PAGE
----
As I write this, we are entering late summer and harvesting bounty from our garden. The artichokes are especially good this year! JOPPPAH is also harvesting the results of the efforts last spring to regrow our team. We welcome Steph DeRosier as the new formatter for the journal and as a trainee for the position of Managing Editor. Stephanie Dueger has moved into her new position as assistant editor and Barbara Hotelling has joined us as book review editor. Last, but certainly not least, Christine McKee is proving to be an exemplary peer review coordinator. Our team is once more complete and joyfully working together to bring you this fall issue of JOPPPAH.
We lead off this issue with a chapter from Michel Odent’s new book, The Birth of Homo, The Marine Chimpanzee — to be released in October in both French and English by Pinter and Martin, London. We are very grateful to both Dr. Odent and to his publisher for giving JOPPPAH the privilege of bringing you this chapter. Dr. Odent has been a friend to JOPPPAH for many years and has been frequently featured in our pages. We know his new book will be widely read and very influential. Please enjoy this wonderful advance excerpt.
Our next article comes from William Kautz, founder and director of the Center for Applied Intuition, who brings us a sensitive and revealing look into early infant death from unknown cause, commonly known as Sudden Infant Death Syndrome. Dr. Kautz and his center utilized a systematic method of consensual intuitive inquiry to design a novel investigation into the causes of unexplained infant death. Their investigation indicates that SIDS can be seen as a natural occurrence, not a physical disorder or a medical disease and not a direct result of parental action or inaction. These insights might also be applied to spontaneous abortion and stillbirth. While this does not mitigate the extreme sadness and grief a family experiences at the unexpected loss of an infant, it can relieve some of the questions and guilt often associated with such an event.
Ofra Lubetzky returns to our pages with an insightful discussion of cesarean versus vaginal modes of delivery. Inspired by articles featured in recent issues of JOPPPAH from Jane English and Amy Shapira, Dr. Lubetzky focuses on the deprivation in continuity and the all-or-nothing quality of the physical and psychological stimulation associated with cesarean section delivery along with the possible influence of this procedure over a person's lifespan.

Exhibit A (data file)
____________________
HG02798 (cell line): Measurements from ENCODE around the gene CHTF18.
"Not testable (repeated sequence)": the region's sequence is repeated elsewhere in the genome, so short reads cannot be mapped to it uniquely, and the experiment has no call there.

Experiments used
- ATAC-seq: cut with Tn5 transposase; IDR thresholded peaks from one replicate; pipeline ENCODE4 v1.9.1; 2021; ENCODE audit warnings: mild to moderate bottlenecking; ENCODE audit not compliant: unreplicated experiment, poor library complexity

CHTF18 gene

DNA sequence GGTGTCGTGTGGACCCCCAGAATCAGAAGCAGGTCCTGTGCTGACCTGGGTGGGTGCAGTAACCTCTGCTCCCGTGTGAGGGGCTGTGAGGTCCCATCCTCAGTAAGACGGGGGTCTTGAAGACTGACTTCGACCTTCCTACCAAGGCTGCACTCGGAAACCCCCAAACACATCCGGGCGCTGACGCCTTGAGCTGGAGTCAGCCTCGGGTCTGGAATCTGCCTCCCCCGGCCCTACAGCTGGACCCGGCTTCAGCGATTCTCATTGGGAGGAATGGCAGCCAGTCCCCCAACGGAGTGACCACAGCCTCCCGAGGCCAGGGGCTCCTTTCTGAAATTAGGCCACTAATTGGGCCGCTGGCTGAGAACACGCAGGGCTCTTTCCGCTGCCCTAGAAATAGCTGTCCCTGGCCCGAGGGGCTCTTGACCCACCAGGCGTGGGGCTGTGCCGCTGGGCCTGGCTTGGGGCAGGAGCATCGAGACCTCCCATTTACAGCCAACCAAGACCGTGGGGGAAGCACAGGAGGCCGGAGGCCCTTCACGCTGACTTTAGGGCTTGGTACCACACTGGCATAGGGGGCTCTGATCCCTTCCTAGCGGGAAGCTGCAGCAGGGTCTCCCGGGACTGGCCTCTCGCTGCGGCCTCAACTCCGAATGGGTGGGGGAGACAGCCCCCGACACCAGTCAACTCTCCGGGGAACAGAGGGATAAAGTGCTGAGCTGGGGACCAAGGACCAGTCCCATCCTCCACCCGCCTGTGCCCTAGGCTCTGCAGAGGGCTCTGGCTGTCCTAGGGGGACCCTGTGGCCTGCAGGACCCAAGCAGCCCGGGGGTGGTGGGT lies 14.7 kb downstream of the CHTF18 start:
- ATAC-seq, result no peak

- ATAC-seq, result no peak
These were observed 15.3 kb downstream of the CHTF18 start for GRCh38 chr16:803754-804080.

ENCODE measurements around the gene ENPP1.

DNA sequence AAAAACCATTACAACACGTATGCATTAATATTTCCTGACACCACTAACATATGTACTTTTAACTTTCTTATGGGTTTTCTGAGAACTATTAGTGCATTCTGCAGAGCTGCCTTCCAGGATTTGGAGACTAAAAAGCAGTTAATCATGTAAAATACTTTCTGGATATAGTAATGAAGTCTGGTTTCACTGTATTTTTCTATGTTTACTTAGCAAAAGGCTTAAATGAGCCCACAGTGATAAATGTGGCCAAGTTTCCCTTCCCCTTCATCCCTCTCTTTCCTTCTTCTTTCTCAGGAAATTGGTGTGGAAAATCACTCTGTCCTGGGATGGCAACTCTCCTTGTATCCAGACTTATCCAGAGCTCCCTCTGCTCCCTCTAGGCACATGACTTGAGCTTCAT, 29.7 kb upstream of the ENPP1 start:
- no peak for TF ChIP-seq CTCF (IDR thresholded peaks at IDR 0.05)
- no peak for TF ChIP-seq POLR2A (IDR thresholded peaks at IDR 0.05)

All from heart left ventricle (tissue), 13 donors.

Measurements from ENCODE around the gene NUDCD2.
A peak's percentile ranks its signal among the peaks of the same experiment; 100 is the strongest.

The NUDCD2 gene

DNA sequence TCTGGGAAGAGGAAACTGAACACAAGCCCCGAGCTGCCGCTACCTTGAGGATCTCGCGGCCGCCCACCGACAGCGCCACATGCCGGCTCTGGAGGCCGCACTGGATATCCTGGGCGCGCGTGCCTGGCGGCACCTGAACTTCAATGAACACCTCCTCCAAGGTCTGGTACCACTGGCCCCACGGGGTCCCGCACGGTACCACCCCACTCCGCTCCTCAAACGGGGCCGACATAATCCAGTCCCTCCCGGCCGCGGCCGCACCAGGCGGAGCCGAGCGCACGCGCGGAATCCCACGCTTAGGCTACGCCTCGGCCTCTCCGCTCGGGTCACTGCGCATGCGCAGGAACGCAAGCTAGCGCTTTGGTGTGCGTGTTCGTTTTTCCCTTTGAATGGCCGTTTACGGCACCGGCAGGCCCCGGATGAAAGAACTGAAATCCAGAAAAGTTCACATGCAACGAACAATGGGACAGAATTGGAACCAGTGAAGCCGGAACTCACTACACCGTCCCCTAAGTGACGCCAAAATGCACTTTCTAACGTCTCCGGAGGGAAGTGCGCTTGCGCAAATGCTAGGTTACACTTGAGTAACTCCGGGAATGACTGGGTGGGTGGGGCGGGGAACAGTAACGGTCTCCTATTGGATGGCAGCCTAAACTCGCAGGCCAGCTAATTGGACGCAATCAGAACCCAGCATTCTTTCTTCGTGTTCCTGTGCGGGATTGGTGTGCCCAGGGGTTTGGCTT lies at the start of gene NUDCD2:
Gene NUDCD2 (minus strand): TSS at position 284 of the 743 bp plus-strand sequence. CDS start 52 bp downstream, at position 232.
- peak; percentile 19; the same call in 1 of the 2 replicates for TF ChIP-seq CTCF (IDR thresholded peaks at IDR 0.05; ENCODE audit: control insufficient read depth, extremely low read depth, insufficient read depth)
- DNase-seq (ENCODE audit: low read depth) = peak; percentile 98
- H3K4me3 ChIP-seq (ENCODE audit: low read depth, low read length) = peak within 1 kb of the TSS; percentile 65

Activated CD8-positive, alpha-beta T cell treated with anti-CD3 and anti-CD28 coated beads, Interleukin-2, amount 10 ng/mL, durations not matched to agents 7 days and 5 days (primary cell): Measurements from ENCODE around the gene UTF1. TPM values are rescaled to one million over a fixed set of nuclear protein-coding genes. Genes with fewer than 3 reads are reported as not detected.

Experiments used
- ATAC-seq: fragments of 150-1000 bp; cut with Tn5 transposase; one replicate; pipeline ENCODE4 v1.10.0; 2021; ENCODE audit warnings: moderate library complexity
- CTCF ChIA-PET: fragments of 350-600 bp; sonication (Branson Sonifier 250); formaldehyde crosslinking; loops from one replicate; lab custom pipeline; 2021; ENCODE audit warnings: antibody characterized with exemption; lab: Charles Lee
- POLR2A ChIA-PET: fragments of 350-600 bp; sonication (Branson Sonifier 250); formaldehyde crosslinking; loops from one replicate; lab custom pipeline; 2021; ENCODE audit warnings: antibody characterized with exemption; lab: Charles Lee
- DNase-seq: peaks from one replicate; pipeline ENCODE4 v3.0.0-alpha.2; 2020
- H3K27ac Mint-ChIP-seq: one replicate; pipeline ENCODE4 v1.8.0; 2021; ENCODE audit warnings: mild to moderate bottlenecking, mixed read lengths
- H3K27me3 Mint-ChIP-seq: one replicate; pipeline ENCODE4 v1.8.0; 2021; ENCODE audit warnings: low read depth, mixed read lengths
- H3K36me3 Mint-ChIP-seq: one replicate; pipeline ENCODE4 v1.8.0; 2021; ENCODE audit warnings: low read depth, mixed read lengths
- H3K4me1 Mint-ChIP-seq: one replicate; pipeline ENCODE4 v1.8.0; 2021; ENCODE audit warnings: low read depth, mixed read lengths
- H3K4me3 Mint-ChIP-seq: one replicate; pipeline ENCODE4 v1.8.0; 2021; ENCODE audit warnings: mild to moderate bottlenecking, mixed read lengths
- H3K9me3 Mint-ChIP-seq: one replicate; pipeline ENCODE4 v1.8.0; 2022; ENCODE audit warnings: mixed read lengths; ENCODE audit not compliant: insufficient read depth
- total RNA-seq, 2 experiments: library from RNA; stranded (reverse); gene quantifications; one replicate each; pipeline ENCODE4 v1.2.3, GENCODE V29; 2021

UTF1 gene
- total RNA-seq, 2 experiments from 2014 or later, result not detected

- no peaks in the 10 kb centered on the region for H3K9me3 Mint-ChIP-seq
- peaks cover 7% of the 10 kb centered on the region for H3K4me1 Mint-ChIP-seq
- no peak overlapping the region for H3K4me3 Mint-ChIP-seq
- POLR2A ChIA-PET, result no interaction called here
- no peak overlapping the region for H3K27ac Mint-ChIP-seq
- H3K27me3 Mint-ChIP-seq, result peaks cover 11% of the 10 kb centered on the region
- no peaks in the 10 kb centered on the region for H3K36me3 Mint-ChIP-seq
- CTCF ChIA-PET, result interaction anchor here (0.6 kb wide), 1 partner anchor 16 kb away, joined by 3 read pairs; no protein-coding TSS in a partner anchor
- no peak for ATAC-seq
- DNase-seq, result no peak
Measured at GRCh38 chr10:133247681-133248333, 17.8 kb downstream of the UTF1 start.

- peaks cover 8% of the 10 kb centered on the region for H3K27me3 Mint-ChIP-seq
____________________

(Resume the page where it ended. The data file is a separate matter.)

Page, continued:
This issue of JOPPPAH launches a new section, which we are calling “From the Archives.” This new section begins with an article from Dr. Ludwig Janus that was first published in JOPPPAH in the spring of 2002 (Volume 16, Issue 3). Our purpose in this new section is not only to bring you great articles from our archives, but also to stimulate renewed discussion on topics not recently addressed in our pages. This article was chosen to launch the new section as it opens a discussion of the relationship of prenatal and perinatal psychology to society and culture.
In the Sharing Space this issue, we are featuring a paper from one of the breakout session presenters at the upcoming APPPAH Congress to be held in San Diego from November 30 to December 3. If you have not yet registered for the congress, you can do so now at https:birthpsychology.com/2017-conference/welcome. Dr. Deepti Goyal has written and will be speaking on the topic of ancient Indian literature in relation to preconception. Dr. Goyal will be doing a breakout session at the congress on Friday, December 1st, from 4:00 to 5:30 PM.
We have two wonderful book reviews for you in this issue. The first, from Antonella Sansone, reviewing a book that is currently only available in Italian, is presented because it is a fascinating topic and because Antonella hopes to assist in getting it translated into English. This review also appeared in ISPPM’s newsletter.
The second review is from former book review editor (now assistant editor) Stephanie Dueger. Stephanie reviews Annie Brook’s newest book, The Developing Infant: A Guide to Infant Mental Health and Well Being. As Stephanie is intimately familiar with the book’s author and her work, you will find this a very helpful and in-depth review.
As always, we are deeply grateful to you, our readers, for your support of JOPPPAH and encourage you to become more involved. We would love it if you could take the time to post a comment on an individual article or on the issue as a whole. You can do this by scrolling down to the bottom of the online page (after the editorial to comment on the issue as a whole or after the individual article to comment on that article). If you are not reading this online, go to https://birthpsychology.com/journals and select the issue upon which you wish to comment. We value your input and may feature your comments in upcoming issues.
Jeane Rhodes, PhD
JOURNAL OF PRENATAL AND PERINATAL PSYCHOLOGY AND HEALTH publishes research and clinical articles from the cutting edge of the science of prenatal and perinatal psychology and health. The journal, published quarterly since 1986, is dedicated to the in-depth exploration human reproduction and pregnancy and the mental and emotional development of the unborn and newborn child.